Skiles pays price for Bulls' slow start

Wednesday, December 26, 2007

Chicago fired its coach on Christmas Eve.

DEERFIELD, Ill. -- The Chicago Bulls were sure this was their season to challenge for the Eastern Conference championship. If they do, it'll be with a new coach.

The Bulls fired Scott Skiles on Monday, hoping to shake up a team with one of the worst records in the Eastern Conference.

"I felt like something was going to happen," forward Luol Deng said. "I didn't know whether it was players or coaches. But you could definitely feel there was something. It just didn't seem like we were on the same page."

The underachieving Bulls (9-16) have lost three of their last four and were booed throughout by the home crowd during Saturday night's 116-98 loss to the Houston Rockets. Their next game is today at San Antonio.

With three straight playoff appearances after a long postseason drought, the Bulls' expectations were soaring. Then, they dropped 10 of their first 12 games, and they've been unable to capture the intensity that catapulted them into the second round of the playoffs last season.

They've lacked a consistent inside scoring threat the past few years, and now, their perimeter players are off target. Chicago is shooting a league-worst 41.3 percent, which partially explains why it hasn't been able to sustain a winning streak.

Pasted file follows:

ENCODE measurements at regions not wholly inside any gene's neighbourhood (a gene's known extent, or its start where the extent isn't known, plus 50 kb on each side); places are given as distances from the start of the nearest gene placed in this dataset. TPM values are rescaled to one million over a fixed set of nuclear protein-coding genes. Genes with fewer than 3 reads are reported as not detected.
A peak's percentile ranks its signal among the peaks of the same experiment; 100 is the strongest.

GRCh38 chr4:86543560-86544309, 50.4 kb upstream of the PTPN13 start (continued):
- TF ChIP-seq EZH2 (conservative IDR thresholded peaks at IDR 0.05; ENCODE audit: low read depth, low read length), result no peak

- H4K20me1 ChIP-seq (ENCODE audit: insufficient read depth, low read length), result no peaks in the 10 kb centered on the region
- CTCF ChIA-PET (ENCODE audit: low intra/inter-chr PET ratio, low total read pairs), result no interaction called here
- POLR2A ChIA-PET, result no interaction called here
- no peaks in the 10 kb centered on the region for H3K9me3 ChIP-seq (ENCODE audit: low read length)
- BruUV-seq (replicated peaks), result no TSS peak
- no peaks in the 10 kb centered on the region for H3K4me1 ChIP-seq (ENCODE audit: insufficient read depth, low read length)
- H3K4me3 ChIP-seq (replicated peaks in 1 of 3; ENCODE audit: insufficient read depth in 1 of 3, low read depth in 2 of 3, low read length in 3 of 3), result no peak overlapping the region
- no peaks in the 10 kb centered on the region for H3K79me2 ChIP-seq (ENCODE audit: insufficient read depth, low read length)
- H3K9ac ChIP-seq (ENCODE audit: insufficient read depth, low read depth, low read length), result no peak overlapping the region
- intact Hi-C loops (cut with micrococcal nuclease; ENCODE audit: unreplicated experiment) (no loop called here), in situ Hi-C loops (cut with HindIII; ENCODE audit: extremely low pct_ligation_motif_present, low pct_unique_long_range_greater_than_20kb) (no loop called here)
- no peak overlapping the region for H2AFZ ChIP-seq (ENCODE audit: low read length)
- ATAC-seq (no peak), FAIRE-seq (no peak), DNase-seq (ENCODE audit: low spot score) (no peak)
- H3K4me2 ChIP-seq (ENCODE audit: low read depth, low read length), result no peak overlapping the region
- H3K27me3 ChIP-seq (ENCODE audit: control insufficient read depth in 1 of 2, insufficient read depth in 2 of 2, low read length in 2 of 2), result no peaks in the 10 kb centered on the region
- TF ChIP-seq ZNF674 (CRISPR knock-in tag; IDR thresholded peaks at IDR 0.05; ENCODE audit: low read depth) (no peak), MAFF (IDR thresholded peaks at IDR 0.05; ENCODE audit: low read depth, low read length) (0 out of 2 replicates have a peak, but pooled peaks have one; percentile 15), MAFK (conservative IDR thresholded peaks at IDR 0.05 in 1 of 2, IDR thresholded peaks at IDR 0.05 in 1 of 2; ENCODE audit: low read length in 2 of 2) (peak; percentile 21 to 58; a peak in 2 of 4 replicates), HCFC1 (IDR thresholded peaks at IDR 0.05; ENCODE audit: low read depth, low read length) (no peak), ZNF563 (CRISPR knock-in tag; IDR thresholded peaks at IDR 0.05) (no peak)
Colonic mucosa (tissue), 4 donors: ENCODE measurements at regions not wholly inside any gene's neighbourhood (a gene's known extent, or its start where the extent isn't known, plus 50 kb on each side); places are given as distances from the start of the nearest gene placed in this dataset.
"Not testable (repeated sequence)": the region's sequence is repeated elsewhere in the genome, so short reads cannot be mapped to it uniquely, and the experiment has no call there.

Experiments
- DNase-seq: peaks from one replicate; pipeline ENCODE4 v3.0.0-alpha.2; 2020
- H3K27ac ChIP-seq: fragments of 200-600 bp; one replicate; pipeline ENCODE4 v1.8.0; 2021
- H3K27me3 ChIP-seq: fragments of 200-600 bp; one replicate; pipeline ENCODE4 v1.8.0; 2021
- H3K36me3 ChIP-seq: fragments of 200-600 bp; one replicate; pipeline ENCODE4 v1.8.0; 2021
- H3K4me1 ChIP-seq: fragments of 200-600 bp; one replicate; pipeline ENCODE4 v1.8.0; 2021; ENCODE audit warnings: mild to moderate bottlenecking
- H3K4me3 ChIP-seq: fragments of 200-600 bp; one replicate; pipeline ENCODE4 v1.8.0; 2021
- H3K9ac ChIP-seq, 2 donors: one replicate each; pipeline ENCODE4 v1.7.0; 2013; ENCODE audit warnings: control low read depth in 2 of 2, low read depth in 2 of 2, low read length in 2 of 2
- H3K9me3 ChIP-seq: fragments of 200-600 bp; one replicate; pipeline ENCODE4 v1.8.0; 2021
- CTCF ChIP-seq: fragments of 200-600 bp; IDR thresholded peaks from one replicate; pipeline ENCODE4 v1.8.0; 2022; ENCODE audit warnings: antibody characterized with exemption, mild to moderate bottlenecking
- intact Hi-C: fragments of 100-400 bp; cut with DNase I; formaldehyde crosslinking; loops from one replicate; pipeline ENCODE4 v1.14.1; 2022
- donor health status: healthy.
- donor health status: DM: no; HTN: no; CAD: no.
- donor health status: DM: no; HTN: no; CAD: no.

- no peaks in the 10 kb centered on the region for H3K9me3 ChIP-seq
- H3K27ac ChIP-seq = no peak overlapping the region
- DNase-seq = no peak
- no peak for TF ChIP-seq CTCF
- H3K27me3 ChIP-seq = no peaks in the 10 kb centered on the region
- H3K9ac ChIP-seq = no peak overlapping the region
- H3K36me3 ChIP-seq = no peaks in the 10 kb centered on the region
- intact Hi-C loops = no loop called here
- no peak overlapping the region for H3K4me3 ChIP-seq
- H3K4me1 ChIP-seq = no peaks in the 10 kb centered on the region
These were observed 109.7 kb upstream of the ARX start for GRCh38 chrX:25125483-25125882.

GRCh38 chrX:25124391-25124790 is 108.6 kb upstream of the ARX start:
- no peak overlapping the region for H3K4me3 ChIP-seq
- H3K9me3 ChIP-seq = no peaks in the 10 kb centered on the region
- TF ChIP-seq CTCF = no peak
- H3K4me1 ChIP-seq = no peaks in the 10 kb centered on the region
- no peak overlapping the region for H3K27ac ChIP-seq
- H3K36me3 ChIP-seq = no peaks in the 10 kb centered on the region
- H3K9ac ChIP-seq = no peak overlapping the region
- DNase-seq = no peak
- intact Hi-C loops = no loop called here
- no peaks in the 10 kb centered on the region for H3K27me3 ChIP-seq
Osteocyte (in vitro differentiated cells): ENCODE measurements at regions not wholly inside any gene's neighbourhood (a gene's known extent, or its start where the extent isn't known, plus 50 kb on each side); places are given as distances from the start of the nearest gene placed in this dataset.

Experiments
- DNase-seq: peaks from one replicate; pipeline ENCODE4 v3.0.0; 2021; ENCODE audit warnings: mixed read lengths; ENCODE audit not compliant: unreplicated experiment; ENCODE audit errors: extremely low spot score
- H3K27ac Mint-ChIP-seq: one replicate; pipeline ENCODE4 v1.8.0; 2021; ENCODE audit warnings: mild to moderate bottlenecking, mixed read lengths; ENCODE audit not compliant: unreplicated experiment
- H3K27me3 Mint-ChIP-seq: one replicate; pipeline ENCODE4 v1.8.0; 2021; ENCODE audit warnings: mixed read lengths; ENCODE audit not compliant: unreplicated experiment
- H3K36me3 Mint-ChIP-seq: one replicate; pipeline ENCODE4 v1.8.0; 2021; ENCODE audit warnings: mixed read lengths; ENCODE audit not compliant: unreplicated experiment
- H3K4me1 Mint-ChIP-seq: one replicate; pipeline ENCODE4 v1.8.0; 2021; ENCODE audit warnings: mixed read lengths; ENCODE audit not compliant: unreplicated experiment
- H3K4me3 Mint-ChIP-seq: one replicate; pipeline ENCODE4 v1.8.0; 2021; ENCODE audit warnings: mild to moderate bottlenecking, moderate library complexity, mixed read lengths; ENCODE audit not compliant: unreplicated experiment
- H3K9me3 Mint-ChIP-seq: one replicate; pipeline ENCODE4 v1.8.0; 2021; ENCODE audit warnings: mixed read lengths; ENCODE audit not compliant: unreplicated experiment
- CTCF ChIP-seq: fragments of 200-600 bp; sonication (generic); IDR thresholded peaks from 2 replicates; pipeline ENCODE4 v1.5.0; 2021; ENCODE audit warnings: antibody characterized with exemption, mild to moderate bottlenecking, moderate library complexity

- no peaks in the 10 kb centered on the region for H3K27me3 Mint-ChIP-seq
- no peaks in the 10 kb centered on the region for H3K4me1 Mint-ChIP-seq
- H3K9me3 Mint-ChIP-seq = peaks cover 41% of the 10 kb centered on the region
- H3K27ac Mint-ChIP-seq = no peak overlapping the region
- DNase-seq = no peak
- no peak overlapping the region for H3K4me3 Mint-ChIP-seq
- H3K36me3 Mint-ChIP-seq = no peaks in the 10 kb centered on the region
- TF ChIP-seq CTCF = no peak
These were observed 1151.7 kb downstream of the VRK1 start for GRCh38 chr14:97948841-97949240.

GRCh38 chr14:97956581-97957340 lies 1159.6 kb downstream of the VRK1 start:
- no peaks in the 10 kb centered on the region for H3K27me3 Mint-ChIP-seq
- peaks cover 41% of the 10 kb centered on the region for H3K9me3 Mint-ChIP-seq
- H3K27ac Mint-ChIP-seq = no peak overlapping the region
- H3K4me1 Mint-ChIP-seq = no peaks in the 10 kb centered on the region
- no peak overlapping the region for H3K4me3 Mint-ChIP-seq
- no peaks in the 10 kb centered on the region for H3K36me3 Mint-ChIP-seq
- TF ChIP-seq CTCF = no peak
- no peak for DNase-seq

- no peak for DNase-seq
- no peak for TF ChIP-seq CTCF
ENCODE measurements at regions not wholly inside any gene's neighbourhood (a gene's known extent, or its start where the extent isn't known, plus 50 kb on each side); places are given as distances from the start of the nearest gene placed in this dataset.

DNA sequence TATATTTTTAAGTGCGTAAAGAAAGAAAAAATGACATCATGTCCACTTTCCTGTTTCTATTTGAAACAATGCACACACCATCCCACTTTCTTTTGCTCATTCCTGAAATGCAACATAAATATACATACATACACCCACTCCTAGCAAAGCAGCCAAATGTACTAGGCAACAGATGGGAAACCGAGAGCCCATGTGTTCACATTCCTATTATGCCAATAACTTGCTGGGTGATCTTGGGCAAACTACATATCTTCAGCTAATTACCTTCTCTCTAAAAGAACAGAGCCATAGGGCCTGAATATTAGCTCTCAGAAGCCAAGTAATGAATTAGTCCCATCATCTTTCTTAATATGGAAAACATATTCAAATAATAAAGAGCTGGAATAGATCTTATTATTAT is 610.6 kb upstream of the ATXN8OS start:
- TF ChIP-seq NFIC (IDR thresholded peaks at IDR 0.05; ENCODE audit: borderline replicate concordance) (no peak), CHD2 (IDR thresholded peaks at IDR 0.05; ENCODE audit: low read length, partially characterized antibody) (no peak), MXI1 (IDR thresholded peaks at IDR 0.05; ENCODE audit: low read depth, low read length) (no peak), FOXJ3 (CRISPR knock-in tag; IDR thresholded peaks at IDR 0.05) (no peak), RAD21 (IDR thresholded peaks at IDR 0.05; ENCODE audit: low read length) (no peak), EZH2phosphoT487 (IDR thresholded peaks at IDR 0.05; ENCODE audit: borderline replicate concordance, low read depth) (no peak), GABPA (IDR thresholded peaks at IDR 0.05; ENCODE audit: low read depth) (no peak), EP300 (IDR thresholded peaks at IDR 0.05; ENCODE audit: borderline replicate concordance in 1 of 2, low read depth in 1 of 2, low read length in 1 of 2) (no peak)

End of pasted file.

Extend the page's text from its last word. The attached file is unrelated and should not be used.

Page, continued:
The Bulls didn't immediately announce a replacement for Skiles, who went 165-172 after replacing Bill Cartwright in November 2003. Bulls general manager John Paxson said he does not expect to hire a coach until after the season, with assistants Pete Myers or Jim Boylan likely taking over on an interim basis. Myers will coach the team against the Spurs.

Chicago is in a familiar spot with this season's slow start.

The Bulls dropped their first nine in 2004-05 and were 4-15 before going on a surge that led to 47 wins and their first playoff appearance since the Michael Jordan era. They needed a late surge the next season to make it to the playoffs, winning 12 of their final 14 regular-season games to finish with 41 wins.

And with high expectations following the arrival of Ben Wallace, the Bulls promptly dropped nine of their first 12 last season before turning things around. They wound up with 49 wins and swept Miami to capture a playoff series, then lost in six games to Detroit in the second round.

Respond to this story

Posting a comment requires free registration: